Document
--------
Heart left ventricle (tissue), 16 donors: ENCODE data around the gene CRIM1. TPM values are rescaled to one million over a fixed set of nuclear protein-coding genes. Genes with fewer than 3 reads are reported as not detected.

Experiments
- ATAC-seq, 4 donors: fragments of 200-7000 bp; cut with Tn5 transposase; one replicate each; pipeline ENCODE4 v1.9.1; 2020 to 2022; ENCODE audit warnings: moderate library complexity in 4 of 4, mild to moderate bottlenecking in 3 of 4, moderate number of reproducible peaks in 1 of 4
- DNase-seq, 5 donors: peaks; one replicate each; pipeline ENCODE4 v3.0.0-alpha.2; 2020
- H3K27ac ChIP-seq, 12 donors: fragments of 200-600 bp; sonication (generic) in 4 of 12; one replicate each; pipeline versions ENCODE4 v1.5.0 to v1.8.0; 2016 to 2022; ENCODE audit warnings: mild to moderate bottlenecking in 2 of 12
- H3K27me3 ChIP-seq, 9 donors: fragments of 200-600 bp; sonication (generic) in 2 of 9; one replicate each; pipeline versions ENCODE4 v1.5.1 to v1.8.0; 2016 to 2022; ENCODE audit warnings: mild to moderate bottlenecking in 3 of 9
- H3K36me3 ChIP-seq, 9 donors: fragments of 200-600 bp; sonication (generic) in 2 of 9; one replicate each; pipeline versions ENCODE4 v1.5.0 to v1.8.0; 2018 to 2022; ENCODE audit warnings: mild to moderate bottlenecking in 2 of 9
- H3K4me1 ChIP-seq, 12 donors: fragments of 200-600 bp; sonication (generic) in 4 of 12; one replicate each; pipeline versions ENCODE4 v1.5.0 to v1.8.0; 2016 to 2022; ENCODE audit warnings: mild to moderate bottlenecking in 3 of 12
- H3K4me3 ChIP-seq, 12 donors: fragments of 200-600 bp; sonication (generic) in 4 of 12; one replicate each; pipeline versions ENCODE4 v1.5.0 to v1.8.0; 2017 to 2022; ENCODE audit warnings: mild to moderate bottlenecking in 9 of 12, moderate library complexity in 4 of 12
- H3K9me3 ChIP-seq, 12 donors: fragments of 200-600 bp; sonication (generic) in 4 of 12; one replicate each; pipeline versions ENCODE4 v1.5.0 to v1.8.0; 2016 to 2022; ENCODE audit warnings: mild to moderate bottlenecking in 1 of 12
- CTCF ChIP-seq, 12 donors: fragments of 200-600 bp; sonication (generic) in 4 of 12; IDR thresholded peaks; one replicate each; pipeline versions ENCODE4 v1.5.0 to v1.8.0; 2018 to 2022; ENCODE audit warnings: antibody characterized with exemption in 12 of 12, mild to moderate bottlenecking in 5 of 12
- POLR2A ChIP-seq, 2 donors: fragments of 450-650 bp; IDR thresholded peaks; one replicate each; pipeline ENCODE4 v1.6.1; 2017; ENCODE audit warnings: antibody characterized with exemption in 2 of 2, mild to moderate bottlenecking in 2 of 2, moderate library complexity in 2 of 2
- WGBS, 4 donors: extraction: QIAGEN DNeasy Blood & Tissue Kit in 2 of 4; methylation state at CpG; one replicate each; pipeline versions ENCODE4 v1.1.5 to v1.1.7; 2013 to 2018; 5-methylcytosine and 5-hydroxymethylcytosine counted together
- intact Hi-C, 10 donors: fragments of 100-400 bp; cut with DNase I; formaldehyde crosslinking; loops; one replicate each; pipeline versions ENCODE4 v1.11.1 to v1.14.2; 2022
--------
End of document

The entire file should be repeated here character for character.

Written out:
Heart left ventricle (tissue), 16 donors: ENCODE data around the gene CRIM1. TPM values are rescaled to one million over a fixed set of nuclear protein-coding genes. Genes with fewer than 3 reads are reported as not detected.

Experiments
- ATAC-seq, 4 donors: fragments of 200-7000 bp; cut with Tn5 transposase; one replicate each; pipeline ENCODE4 v1.9.1; 2020 to 2022; ENCODE audit warnings: moderate library complexity in 4 of 4, mild to moderate bottlenecking in 3 of 4, moderate number of reproducible peaks in 1 of 4
- DNase-seq, 5 donors: peaks; one replicate each; pipeline ENCODE4 v3.0.0-alpha.2; 2020
- H3K27ac ChIP-seq, 12 donors: fragments of 200-600 bp; sonication (generic) in 4 of 12; one replicate each; pipeline versions ENCODE4 v1.5.0 to v1.8.0; 2016 to 2022; ENCODE audit warnings: mild to moderate bottlenecking in 2 of 12
- H3K27me3 ChIP-seq, 9 donors: fragments of 200-600 bp; sonication (generic) in 2 of 9; one replicate each; pipeline versions ENCODE4 v1.5.1 to v1.8.0; 2016 to 2022; ENCODE audit warnings: mild to moderate bottlenecking in 3 of 9
- H3K36me3 ChIP-seq, 9 donors: fragments of 200-600 bp; sonication (generic) in 2 of 9; one replicate each; pipeline versions ENCODE4 v1.5.0 to v1.8.0; 2018 to 2022; ENCODE audit warnings: mild to moderate bottlenecking in 2 of 9
- H3K4me1 ChIP-seq, 12 donors: fragments of 200-600 bp; sonication (generic) in 4 of 12; one replicate each; pipeline versions ENCODE4 v1.5.0 to v1.8.0; 2016 to 2022; ENCODE audit warnings: mild to moderate bottlenecking in 3 of 12
- H3K4me3 ChIP-seq, 12 donors: fragments of 200-600 bp; sonication (generic) in 4 of 12; one replicate each; pipeline versions ENCODE4 v1.5.0 to v1.8.0; 2017 to 2022; ENCODE audit warnings: mild to moderate bottlenecking in 9 of 12, moderate library complexity in 4 of 12
- H3K9me3 ChIP-seq, 12 donors: fragments of 200-600 bp; sonication (generic) in 4 of 12; one replicate each; pipeline versions ENCODE4 v1.5.0 to v1.8.0; 2016 to 2022; ENCODE audit warnings: mild to moderate bottlenecking in 1 of 12
- CTCF ChIP-seq, 12 donors: fragments of 200-600 bp; sonication (generic) in 4 of 12; IDR thresholded peaks; one replicate each; pipeline versions ENCODE4 v1.5.0 to v1.8.0; 2018 to 2022; ENCODE audit warnings: antibody characterized with exemption in 12 of 12, mild to moderate bottlenecking in 5 of 12
- POLR2A ChIP-seq, 2 donors: fragments of 450-650 bp; IDR thresholded peaks; one replicate each; pipeline ENCODE4 v1.6.1; 2017; ENCODE audit warnings: antibody characterized with exemption in 2 of 2, mild to moderate bottlenecking in 2 of 2, moderate library complexity in 2 of 2
- WGBS, 4 donors: extraction: QIAGEN DNeasy Blood & Tissue Kit in 2 of 4; methylation state at CpG; one replicate each; pipeline versions ENCODE4 v1.1.5 to v1.1.7; 2013 to 2018; 5-methylcytosine and 5-hydroxymethylcytosine counted together
- intact Hi-C, 10 donors: fragments of 100-400 bp; cut with DNase I; formaldehyde crosslinking; loops; one replicate each; pipeline versions ENCODE4 v1.11.1 to v1.14.2; 2022